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A citizen militia is a group of citizens who are able and expected to defend their homeland in times of need. It is different from a military, which contains trained soldiers who work as soldiers full time. There are numerous different types of citizen militias, ranging from state organized militias such as the National Guard in the United States to groups of irregular and sometimes dangerous individuals who label themselves “militias” in developing nations. The role of a militia also varies widely, depending on its host nation, with some militias actively assisting their national governments and supplementing their national militaries, while others are actually partisans fighting against their governments.
The term “militia” is taken from the Latin miltes, for “soldier.” Groups of organized civilians differentiated from professional soldiers have been known as militias since the 17th century. In several countries, including England and the United States, the militia has a long and complex history, and several different legislative acts govern the precise role of the militia. As a general rule, anyone who is eligible for military service is technically considered a member of the citizen militia, whether or not he or she has received training.
Many private groups have created their own organized citizen militias. In the United States, some people think of these groups as extremist anti-government organizations, but some of them actually work extensively with their local governments and their activities are supported by the states in which they work. For a government, a well organized citizen militia is a useful tool, since it can be used to provide a pool of trained and dedicated individuals in the event of need.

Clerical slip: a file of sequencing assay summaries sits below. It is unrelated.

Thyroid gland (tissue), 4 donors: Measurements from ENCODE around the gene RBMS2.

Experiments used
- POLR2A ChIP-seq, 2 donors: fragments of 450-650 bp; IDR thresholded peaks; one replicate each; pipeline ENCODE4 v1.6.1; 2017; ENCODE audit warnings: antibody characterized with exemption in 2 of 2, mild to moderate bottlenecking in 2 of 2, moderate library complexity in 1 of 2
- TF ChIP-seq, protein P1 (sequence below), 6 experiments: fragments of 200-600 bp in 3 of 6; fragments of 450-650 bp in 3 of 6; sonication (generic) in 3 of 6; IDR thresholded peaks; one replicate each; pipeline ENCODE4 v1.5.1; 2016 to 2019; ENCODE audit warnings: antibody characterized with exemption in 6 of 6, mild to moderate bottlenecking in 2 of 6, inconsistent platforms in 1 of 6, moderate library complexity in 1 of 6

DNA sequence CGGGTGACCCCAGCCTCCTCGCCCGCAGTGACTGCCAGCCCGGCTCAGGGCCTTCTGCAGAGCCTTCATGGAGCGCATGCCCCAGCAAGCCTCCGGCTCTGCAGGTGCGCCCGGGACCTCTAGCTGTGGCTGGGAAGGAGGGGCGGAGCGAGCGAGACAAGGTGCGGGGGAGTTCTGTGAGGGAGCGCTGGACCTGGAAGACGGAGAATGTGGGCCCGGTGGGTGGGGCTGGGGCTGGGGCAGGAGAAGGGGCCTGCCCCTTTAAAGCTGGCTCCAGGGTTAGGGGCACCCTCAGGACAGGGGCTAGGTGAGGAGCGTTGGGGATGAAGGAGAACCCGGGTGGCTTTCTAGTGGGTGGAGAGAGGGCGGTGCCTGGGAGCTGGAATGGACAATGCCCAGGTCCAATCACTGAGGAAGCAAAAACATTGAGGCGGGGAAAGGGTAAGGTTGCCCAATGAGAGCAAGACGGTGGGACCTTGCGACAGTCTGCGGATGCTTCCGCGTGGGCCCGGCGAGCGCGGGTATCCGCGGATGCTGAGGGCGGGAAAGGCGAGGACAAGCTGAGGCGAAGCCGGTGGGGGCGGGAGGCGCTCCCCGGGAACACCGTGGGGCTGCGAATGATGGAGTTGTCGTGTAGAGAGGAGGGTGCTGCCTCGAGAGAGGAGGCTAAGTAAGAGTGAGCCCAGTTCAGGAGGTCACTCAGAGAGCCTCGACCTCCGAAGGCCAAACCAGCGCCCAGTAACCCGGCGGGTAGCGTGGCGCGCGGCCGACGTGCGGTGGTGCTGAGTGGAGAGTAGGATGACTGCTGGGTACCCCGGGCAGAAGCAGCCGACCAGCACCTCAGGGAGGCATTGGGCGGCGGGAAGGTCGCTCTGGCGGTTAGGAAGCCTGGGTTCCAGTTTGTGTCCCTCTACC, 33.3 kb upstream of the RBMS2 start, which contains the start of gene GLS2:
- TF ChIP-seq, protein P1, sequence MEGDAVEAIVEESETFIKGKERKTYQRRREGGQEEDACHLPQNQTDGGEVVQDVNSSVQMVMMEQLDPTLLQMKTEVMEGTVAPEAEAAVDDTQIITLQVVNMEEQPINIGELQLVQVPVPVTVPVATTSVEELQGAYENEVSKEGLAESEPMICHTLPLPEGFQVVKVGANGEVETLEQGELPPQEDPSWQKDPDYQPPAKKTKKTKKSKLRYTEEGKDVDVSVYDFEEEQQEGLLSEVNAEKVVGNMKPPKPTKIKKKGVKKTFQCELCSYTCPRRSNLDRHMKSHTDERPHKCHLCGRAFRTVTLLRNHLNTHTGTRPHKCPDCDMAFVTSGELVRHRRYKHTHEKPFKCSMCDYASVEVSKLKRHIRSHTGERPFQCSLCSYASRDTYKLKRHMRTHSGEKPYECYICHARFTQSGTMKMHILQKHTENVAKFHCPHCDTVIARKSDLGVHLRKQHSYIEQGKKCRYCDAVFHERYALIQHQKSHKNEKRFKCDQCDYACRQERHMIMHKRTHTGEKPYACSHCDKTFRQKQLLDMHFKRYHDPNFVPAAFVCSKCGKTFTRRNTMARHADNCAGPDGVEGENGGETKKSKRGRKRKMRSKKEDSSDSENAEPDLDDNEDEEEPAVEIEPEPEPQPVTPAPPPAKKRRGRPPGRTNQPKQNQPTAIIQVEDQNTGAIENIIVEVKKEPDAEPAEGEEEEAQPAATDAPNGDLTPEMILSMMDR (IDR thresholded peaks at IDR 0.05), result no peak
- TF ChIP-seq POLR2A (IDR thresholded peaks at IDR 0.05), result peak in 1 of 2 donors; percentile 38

In the United States, the role of the militia has been a topic of debate, thanks to discussion and confusion over the Second Amendment of the American Constitution, which concerns the “right of the people to keep and bear arms.” Some people argue that the Second Amendment only protects the right to carry weapons for those who are in organized militias, whether government sponsored or private. Others believe that the Second Amendment covers all able-bodied American men between 17-45, as these individuals are eligible for military service, while others say that this Amendment extends to all Americans.
Many countries have an organized citizen militia known as a national reserve or a national guard. In this case, people are given military training and they typically serve on brief rotations to keep their training current, but they are not full-time soldiers. Members of a government-organized militia may assist with disaster response, law enforcement, and other domestic issues. This organized citizen militia is also first on the list of people which will be called to arms in the event of a conflict.
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